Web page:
Oscar Noriega’s early experience with his brothers’ ranchera group in Tucson is a far cry from the reedist’s enterprises in his current milieu of downtown New York. But even at wedding gigs with “Hermanos Jovel”—an acronym taken from the first initials of his brothers’ names: Jaime, Oscar, Victor, Elias and Lazaro—the 10-yr-old Noriega would hold forth on the alto sax: “I loved soloing: you just close your eyes and play. At that time I just knew the tune, and I would solo off the tune, which in retrospect was the right approach.”
Noriega was lured into college when a friend arranged an audition at the University of Arizona, but school didn’t hold him for long. After a brief stay in Los Angeles, Noriega moved to Boston, where he studied vicariously through his roommates who attended Berklee and the New England Conservatory of Music. Noriega has lived in Brooklyn since 1992, and has worked with the Duke Ellington Repertory Orchestra (conducted by Gunther Schuller), the Either/Orchestra, Satoko Fujii Orchestra and Judi Silvano.
Noriega reveals vestiges of those early family mariachi stints on his debut album, Luciano’s Dream (OmniTone). The exuberance of that dance and party music translates to Noriega’s fascination for festive Balkan music on “7 of 9,” and “Funky Number 5.” But stylistic intrigues aside, it’s Noriega’s bottom-to-top, earthy and robust tone that testifies to his Tucson roots and homegrown musicianship. If the blues saturated all of Ornette Coleman’s experiments, Noriega also maintains his rich sound through endless trials of inversions as well as within the repetitive phrases he settles into on these uptempo compositions.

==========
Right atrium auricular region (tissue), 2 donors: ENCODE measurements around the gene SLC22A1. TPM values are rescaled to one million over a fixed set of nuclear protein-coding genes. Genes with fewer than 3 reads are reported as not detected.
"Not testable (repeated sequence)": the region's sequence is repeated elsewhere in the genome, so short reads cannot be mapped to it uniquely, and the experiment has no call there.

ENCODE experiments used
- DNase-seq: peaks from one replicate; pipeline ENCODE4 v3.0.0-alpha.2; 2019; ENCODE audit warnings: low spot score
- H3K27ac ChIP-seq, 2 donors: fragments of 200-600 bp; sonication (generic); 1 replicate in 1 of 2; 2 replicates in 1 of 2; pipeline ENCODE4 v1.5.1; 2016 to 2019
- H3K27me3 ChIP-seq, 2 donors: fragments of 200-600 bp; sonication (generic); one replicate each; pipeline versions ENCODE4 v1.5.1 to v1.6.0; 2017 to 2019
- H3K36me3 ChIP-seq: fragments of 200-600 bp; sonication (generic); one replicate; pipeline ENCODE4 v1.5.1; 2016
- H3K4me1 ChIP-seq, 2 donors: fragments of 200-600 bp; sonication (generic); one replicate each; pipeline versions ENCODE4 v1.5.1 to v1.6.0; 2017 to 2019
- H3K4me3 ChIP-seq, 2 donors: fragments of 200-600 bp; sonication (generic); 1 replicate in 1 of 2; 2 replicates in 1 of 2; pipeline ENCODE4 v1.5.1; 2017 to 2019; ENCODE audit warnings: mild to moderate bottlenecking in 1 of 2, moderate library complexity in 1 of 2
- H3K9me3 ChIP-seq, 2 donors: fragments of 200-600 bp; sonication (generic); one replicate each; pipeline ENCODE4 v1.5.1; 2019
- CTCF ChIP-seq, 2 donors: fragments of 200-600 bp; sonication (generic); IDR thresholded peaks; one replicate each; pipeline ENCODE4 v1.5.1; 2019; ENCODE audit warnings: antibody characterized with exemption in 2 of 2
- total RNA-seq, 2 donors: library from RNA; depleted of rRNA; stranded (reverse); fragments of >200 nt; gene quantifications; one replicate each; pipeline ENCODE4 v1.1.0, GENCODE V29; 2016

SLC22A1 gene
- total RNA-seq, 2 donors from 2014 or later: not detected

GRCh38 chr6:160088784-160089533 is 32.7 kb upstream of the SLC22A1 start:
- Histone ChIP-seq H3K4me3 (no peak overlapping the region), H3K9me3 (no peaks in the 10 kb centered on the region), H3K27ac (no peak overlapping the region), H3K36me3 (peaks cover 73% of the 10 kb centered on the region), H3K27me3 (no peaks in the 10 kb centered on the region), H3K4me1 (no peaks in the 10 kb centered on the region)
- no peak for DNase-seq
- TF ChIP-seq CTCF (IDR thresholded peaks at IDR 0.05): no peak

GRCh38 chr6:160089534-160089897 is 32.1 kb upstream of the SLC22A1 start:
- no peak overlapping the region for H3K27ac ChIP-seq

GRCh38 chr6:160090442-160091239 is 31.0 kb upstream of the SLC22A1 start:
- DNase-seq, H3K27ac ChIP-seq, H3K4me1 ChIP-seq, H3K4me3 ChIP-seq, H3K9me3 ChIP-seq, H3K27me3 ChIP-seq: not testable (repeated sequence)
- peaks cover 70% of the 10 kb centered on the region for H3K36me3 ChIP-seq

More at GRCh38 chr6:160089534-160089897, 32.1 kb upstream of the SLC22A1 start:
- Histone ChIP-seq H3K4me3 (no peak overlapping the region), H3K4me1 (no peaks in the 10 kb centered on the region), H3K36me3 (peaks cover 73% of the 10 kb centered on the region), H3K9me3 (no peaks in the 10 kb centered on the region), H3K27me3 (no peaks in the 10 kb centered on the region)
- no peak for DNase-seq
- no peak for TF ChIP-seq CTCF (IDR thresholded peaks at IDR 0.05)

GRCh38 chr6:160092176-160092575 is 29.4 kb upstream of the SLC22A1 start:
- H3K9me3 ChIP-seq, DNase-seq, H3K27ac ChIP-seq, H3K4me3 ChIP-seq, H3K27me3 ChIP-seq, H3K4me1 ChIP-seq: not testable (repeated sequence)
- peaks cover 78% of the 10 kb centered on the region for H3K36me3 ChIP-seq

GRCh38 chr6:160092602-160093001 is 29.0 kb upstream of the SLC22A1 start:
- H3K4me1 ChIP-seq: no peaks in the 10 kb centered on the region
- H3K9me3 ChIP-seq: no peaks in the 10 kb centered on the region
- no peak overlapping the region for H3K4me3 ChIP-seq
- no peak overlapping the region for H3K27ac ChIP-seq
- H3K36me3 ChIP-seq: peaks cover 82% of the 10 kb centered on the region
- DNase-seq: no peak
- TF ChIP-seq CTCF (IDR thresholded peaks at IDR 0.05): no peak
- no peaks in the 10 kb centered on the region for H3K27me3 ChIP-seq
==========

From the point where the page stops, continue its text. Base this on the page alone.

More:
Noriega’s book bridges atmospheric balladry as well as the faster groove-oriented pieces. The long, lush phrases of Luciano’s Dream’s ponderous title track are especially attuned to the opulent resonance of Noriega’s bass clarinet. “I’ve always loved the instrument’s sound, which can be cutting and sharp, or round and warm,” says Noriega. “I just loved the range. I spend a lot of time working on the bass clarinet, because I haven’t been playing it as long as the alto, only 5 years.”
The album’s personnel includes trumpeter Cuong Vu, guitarist Brad Shepik and drummer Tom Rainey. At his Luciano’s Dream release party in late September at New York’s Tonic, Vu was replaced by Dave Douglas. Noriega and Douglas foiled one another phrase by phrase, note by note, tweaking intonation, bending harmonies, matching overblows, but Noriega tempered any avant-garde abstraction with his highly individualized voice, which was sometimes soulful, often lyrical and always full. “My writing has a lot of melodic thrust, and my playing is melodic,” Noriega says. “I just follow my more intuitive feelings in my approach to playing music. I do the best I can at that moment, and try to be as honest as possible.”